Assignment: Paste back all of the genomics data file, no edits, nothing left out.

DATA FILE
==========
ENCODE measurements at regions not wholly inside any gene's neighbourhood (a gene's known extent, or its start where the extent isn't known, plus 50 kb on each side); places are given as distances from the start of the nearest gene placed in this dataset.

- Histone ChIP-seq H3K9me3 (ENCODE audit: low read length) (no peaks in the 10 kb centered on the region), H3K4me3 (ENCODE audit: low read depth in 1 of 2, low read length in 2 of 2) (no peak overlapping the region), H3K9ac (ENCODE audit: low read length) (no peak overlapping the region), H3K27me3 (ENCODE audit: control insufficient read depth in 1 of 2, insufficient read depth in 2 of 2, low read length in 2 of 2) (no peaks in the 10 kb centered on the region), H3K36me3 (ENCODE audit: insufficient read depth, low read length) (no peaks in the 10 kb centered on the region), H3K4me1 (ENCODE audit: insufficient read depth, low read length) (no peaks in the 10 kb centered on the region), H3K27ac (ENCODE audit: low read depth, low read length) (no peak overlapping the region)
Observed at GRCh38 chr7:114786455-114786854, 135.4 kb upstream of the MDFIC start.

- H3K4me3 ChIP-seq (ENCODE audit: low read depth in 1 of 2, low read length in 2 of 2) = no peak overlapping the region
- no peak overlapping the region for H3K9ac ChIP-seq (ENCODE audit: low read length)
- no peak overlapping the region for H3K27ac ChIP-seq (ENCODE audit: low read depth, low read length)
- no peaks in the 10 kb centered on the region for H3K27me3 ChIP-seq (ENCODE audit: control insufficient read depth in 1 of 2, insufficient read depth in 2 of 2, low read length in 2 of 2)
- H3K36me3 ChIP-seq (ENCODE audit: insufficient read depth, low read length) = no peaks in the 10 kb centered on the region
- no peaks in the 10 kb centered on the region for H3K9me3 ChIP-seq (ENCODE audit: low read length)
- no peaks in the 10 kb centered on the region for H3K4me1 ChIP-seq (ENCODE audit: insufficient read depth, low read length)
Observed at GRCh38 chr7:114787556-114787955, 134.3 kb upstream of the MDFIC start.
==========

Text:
ENCODE measurements at regions not wholly inside any gene's neighbourhood (a gene's known extent, or its start where the extent isn't known, plus 50 kb on each side); places are given as distances from the start of the nearest gene placed in this dataset.

- Histone ChIP-seq H3K9me3 (ENCODE audit: low read length) (no peaks in the 10 kb centered on the region), H3K4me3 (ENCODE audit: low read depth in 1 of 2, low read length in 2 of 2) (no peak overlapping the region), H3K9ac (ENCODE audit: low read length) (no peak overlapping the region), H3K27me3 (ENCODE audit: control insufficient read depth in 1 of 2, insufficient read depth in 2 of 2, low read length in 2 of 2) (no peaks in the 10 kb centered on the region), H3K36me3 (ENCODE audit: insufficient read depth, low read length) (no peaks in the 10 kb centered on the region), H3K4me1 (ENCODE audit: insufficient read depth, low read length) (no peaks in the 10 kb centered on the region), H3K27ac (ENCODE audit: low read depth, low read length) (no peak overlapping the region)
Observed at GRCh38 chr7:114786455-114786854, 135.4 kb upstream of the MDFIC start.

- H3K4me3 ChIP-seq (ENCODE audit: low read depth in 1 of 2, low read length in 2 of 2) = no peak overlapping the region
- no peak overlapping the region for H3K9ac ChIP-seq (ENCODE audit: low read length)
- no peak overlapping the region for H3K27ac ChIP-seq (ENCODE audit: low read depth, low read length)
- no peaks in the 10 kb centered on the region for H3K27me3 ChIP-seq (ENCODE audit: control insufficient read depth in 1 of 2, insufficient read depth in 2 of 2, low read length in 2 of 2)
- H3K36me3 ChIP-seq (ENCODE audit: insufficient read depth, low read length) = no peaks in the 10 kb centered on the region
- no peaks in the 10 kb centered on the region for H3K9me3 ChIP-seq (ENCODE audit: low read length)
- no peaks in the 10 kb centered on the region for H3K4me1 ChIP-seq (ENCODE audit: insufficient read depth, low read length)
Observed at GRCh38 chr7:114787556-114787955, 134.3 kb upstream of the MDFIC start.